Augusta Forestry Center manager Josh McLaughlin talks about tree seedlings. (Sarah Vogelsong/Virginia Mercury)
As the fall season approaches, Mike Ortmeier is preparing to break out his broom, dustpan and new portable leaf blower to add to the nearly 8,000 pounds of acorns he’s collected for Virginia over the past 13 years.
The dedication shown by Ortmeier, an Arlington native and retiree, to the nuts has earned him notoriety within the Virginia Department of Forestry, which operates an annual acorn collection program.
His acorn hauls, along with nuts from other native tree species collected by volunteers throughout the state, will be planted at the department’s Augusta Nursery Center to grow into seedlings.
The seedlings are then typically sold to landowners for reforestation purposes, providing numerous environmental benefits like decreasing carbon in the atmosphere, improving water quality and reducing temperatures in heat-stressed areas.
Augusta Nursery Center Assistant Manager Joshua McLaughlin said the program would also not be possible without volunteers like Ortmeier. He estimates that one-third — or approximately 1 million — of the seeds planted at the nursery last year came from the public. Donations also go toward starting seedlings that are then sold.
“Without that public, I don’t know what we would do,” McLaughlin said.
If the nursery doesn’t get enough donations of a certain seed, the state sometimes has to turn to suppliers, which McLaughlin said can be expensive for an operation that isn’t allowed to take monetary donations.
Ortmeier said a simple acorn lying on the ground “is really valuable — it just takes somebody to go and pick it up.”
With the collection season looming, Ortmeier said collecting the seeds is a “simple and easy process” anyone can do. However, he said increasingly unpredictable acorn fall seasons, coupled with a limited amount of locations throughout Virginia to drop off the nuts and a lack of public awareness, are limiting the program’s potential.
McLaughlin said the department plans to announce when it will begin accepting acorn donations early in September. Although the collection season officially began Sept. 7 last year, he said increasingly unpredictable changes in weather and temperature mean it’s hard to determine an exact date when acorns will begin to drop from trees.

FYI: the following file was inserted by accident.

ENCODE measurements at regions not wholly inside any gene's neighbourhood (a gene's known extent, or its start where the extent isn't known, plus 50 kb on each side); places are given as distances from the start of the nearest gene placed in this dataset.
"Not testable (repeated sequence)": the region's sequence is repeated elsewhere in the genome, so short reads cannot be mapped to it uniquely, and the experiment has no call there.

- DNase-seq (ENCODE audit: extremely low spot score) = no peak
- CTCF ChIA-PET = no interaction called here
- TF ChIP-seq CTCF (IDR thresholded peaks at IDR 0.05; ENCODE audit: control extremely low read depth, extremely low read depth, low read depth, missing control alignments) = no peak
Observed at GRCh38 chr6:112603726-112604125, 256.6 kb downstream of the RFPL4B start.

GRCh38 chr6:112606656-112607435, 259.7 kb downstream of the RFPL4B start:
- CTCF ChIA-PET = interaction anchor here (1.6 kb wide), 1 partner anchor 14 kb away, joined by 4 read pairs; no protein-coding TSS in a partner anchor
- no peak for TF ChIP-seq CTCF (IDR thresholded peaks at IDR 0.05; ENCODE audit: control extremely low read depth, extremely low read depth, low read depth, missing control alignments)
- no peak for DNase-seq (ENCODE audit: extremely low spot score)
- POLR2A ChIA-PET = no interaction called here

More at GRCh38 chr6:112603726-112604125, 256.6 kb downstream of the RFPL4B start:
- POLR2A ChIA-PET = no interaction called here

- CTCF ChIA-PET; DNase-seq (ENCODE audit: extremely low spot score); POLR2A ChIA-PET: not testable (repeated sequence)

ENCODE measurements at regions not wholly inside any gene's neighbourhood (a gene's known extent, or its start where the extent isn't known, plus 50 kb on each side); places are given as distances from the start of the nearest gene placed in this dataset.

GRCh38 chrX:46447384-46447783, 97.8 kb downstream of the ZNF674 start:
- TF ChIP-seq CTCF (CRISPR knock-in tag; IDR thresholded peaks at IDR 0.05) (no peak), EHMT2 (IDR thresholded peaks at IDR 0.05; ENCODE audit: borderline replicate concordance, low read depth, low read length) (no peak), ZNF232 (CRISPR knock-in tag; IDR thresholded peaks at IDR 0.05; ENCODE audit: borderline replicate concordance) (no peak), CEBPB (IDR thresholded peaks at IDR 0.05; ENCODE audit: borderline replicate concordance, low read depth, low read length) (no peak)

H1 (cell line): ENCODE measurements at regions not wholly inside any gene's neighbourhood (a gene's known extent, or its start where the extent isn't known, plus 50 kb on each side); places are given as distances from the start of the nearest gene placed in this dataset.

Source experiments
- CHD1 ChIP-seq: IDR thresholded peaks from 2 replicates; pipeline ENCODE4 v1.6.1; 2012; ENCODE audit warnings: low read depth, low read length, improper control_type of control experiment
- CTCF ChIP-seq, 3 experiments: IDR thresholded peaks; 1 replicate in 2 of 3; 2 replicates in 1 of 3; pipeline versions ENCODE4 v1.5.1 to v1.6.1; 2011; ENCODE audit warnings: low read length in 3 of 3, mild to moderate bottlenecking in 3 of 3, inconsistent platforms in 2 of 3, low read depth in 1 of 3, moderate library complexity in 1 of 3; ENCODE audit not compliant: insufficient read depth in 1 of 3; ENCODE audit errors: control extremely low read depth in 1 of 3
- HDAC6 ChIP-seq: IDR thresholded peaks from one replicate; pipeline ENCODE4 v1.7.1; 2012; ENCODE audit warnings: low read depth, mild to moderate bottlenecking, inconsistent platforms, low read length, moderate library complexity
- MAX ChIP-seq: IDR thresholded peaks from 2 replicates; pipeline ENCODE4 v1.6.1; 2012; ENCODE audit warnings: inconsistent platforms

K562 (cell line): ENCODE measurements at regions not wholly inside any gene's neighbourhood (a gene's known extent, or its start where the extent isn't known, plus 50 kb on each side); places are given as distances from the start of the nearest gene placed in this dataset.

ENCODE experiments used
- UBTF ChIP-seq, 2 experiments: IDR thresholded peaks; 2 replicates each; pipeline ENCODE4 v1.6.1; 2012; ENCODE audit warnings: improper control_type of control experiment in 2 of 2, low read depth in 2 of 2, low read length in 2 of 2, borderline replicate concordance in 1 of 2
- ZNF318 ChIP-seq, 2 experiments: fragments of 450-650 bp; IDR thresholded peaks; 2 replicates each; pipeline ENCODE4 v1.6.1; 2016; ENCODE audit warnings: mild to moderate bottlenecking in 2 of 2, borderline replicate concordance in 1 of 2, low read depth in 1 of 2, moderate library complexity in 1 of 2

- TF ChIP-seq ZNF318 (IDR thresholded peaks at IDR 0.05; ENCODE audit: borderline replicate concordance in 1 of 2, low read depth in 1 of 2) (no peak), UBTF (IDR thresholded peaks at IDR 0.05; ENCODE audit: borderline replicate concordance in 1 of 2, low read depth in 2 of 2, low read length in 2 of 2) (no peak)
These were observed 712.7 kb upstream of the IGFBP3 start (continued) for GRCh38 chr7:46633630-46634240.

While historically acorns have started falling in early October, parts of Virginia have had such dry weather this year that McLaughlin said he wouldn’t be surprised if they began in the next week.
Furthermore, he said he isn’t currently seeing as many acorns on white oak trees as he usually does at this time of year. He attributes the abnormality to Virginia’s late frost and dry weather this year.
“You’ve had a lot of trees abort acorns early summer, which means they pretty much went through and dumped 60, 70% of acorns on the ground early before they even developed,” McLaughlin said. “That’s because the tree couldn’t take the developmental stage because it didn’t have enough water.”
Potomac Conservancy Senior Director of Community Conservation Alexsis Dickerson and McLaughlin pointed toward climate change as a main factor in the increasing unpredictability of the season. The timing of when a seed will drop and its quality depend on stressors endured by a tree in the previous season, Dickerson said, like droughts or excessive flooding.
“All of that is just going to contribute to the stress that the tree is under,” Dickerson said. “That can lead to it dropping acorns prematurely because the tree essentially just has to conserve its energy and use it in the best way possible.”
Expert acorn advice
For people looking to start collecting acorns, Dickerson recommends first making sure you have breathable bags to store the seeds in, such as brown paper bags or burlap sacks. Individuals should also prioritize collecting mature acorns, which are tan or brown, as opposed to green ones.
Techniques for collecting the fallen acorns, Ortmeier said, can range from simply picking the nuts up by hand to sweeping them up with a broom and dustpan.
Those looking to try more advanced methods of collecting the nuts can opt for Ortmeier’s leaf blower-broom-dustpan technique, which he said is helpful for easily separating sticks and leaves from the acorns.